Book Review: The Sixth by Avery Hays

The Sixth by Avery Hays
The Sixth by Avery Hays

Title: The Sixth

Author: Avery Hays

Genre: Historical Fiction, Romance

Publisher: Diadema Press (and courtesy of NetGalley)

Published: October 31, 2013

Page Amount: 370 pages

Blurb From Goodreads: Welcome to the gaslit, cobblestoned streets of Paris, 1910.

Florbela Sarmentos, 21, knows what she wants: art, romance, and to free her father from the prison of Portugal’s despotic King Manuel II. Born in Lisbon, educated in London and at a painting academy in Cherbourg, France, the cosmopolitan Florbela moves to Paris and takes up residence in the wildly bohemian enclave of La Ruche, there to pursue a creative life.

Some of the yet-to-be-discovered artists living in her building are Diego Rivera, Amadeo Modigliani and Marc Chagall. By day she paints, and by night she attends parties with the residents of La Ruche, who introduce her to collectors and creative spirits in Paris’s fabled Sixth Arrondissement. Along the way, Florbela attracts several hot-headed admirers, two of whom become so inflamed with jealousy that they become each other’s deadly enemies.

But Florbela’s fledgling artistic and social life is soon eclipsed, when she can no longer escape the political shadow of her father, a Portuguese writer imprisoned in Lisbon for criticizing the corrupt monarchy.

Florbela tries to find news of her father through Portuguese political exiles and sympathizers in Paris — with alarming results. When she contacts a friend of her father, Professor Almeida, he turns up dead, killed by an assassin from the pro-monarchist society Ordo Crucis Incendio — the Order of the Burning Cross. Professor Almeida’s dying words lead Florbela to a secret, encrypted painting that might save her father and overthrow the king. Now, Florbela is the assassin’s next target.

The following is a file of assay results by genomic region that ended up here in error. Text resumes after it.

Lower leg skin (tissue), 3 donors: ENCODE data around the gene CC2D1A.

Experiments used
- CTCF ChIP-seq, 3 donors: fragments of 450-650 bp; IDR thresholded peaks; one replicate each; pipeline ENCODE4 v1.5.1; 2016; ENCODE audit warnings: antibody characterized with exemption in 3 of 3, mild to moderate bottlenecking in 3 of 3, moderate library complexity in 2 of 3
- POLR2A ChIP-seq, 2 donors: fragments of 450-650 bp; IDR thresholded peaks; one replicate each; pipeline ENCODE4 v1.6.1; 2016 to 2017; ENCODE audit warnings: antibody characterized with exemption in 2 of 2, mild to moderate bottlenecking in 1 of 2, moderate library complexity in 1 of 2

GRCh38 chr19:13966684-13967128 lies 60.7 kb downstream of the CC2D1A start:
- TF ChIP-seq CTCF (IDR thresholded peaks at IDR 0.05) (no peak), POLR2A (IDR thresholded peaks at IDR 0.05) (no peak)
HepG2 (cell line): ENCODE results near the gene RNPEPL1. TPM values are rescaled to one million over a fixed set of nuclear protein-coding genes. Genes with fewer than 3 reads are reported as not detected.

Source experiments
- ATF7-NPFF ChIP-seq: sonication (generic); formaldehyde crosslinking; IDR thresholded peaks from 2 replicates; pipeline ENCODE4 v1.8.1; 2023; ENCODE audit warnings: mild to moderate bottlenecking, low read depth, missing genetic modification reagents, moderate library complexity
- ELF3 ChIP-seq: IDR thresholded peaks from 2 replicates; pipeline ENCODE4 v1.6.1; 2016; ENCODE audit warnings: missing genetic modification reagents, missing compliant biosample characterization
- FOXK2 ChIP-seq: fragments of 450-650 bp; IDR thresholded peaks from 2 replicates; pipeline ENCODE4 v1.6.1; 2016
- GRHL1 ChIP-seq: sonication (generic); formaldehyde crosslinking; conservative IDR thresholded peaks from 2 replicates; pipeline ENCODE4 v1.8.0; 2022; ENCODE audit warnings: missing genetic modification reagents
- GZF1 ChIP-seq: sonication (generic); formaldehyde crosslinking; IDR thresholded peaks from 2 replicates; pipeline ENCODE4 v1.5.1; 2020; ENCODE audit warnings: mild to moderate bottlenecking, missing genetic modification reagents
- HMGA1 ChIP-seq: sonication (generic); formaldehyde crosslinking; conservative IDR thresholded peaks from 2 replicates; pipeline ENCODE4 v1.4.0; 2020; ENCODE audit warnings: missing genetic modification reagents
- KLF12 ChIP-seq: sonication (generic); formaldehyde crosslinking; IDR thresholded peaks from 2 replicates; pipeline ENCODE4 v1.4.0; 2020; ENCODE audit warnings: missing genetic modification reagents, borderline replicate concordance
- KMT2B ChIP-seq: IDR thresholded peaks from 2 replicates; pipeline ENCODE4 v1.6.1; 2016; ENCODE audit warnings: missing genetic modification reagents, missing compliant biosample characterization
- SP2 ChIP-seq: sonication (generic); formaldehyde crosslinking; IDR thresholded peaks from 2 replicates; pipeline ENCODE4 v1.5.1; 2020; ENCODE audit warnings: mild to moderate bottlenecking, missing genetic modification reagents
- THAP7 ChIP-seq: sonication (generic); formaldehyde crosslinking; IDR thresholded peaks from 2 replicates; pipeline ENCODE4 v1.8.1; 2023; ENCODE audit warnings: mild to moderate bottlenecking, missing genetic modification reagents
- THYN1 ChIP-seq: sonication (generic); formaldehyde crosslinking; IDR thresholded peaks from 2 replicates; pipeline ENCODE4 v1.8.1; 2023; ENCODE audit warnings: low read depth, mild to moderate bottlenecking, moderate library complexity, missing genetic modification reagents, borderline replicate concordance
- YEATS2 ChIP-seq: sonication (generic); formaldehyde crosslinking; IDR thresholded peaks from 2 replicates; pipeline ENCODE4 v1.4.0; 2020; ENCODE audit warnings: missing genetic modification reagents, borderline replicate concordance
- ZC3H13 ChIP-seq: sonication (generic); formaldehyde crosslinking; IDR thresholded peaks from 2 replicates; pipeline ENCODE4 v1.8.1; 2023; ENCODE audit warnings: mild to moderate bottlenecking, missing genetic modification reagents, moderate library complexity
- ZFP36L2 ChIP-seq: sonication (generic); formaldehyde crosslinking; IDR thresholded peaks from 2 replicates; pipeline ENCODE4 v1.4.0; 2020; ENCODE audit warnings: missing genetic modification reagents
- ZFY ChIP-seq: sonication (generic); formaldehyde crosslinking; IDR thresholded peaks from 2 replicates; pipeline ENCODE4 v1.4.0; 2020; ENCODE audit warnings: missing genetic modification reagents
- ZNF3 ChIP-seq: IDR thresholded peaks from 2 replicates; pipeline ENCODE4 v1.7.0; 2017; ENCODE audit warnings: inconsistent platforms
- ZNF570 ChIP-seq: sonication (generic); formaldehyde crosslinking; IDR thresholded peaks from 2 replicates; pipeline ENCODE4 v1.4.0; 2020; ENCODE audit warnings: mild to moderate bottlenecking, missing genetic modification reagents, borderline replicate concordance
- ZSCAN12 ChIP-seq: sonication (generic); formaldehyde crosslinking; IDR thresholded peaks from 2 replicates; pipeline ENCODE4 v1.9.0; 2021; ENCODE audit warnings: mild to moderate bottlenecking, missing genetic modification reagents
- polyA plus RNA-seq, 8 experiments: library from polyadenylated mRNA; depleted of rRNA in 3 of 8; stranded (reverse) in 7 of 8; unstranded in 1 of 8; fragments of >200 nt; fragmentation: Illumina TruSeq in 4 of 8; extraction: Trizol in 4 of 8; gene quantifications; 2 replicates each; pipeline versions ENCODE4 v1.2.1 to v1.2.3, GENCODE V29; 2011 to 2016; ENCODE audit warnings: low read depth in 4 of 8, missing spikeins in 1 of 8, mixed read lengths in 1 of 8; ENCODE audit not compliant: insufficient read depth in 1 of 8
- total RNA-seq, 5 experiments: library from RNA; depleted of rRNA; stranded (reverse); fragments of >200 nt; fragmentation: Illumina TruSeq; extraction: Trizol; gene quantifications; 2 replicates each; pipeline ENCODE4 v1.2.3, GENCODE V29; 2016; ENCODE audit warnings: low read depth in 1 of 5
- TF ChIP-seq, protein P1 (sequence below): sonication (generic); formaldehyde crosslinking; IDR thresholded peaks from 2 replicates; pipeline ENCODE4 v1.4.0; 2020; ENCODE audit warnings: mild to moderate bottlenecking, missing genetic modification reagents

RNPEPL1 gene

With the help of Armand, a dashing French rebel, Florbela fights to bring the secret painting to the Portuguese resistance fighters. It just might save her country… and her life.

Why Read: Besides the fact I’m already interested in books that center around Paris, whether it be the early or late past, NetGalley seemed to have a great sense that it was a book I would enjoy. They were not wrong.

Review: I expected to enjoy the book, The Sixth, and whether it was my misplaced expectations or just the book – I really did love it. Florbela is a great main character that has a streak of independence tamed by her acceptance of the bigger forces at play. The plot is exciting, to the point where I was up until 1am reading last night!

Whether it be the main character or Armand, the guitar-playing protector, each person has their own ideas, their own backstory, and their own motivations. It’s similar to political thrillers that cycle through today’s world, but rather than spy agencies attempting something – it’s conspirators that identify with different groups, like the Freemasons. Although the Irene line was a bit strange and didn’t add much to the story, nevertheless – I enjoyed her as a character.

Looking at the plot, I was certainly originally disappointed at the big reveal of the painting, but once they got around to decrypting and explaining it – I felt like an absolute idiot for doubting the book. Whether Florbela be running through the countryside with Armand or flirting with the artistic community of the Sixth, the sense of barely hidden danger is palpable.

Some points I particularly loved were this book’s use of artistic characters from history within the plot, like Pablo Picasso and Marc Chagall, and how there was really no right answer to what Florbela should do. She could have chosen any number of options, and while I figure her way was best – certainly it was not the only way. The book carries a secret chapter at the end of the book, and if you enjoy romance  – you’ll enjoy it.

So yes. If you can’t tell already, I massively enjoyed this book. It’s written in a manner that’s suitable for almost anyone, and with characters that appeal to the sensibilities and not-so-sensible tendencies in us all. A book for my historical fiction love shelf, I recommend it highly!

Rating: 4.7/5 Stars

Review Coming Soon: Red Cells


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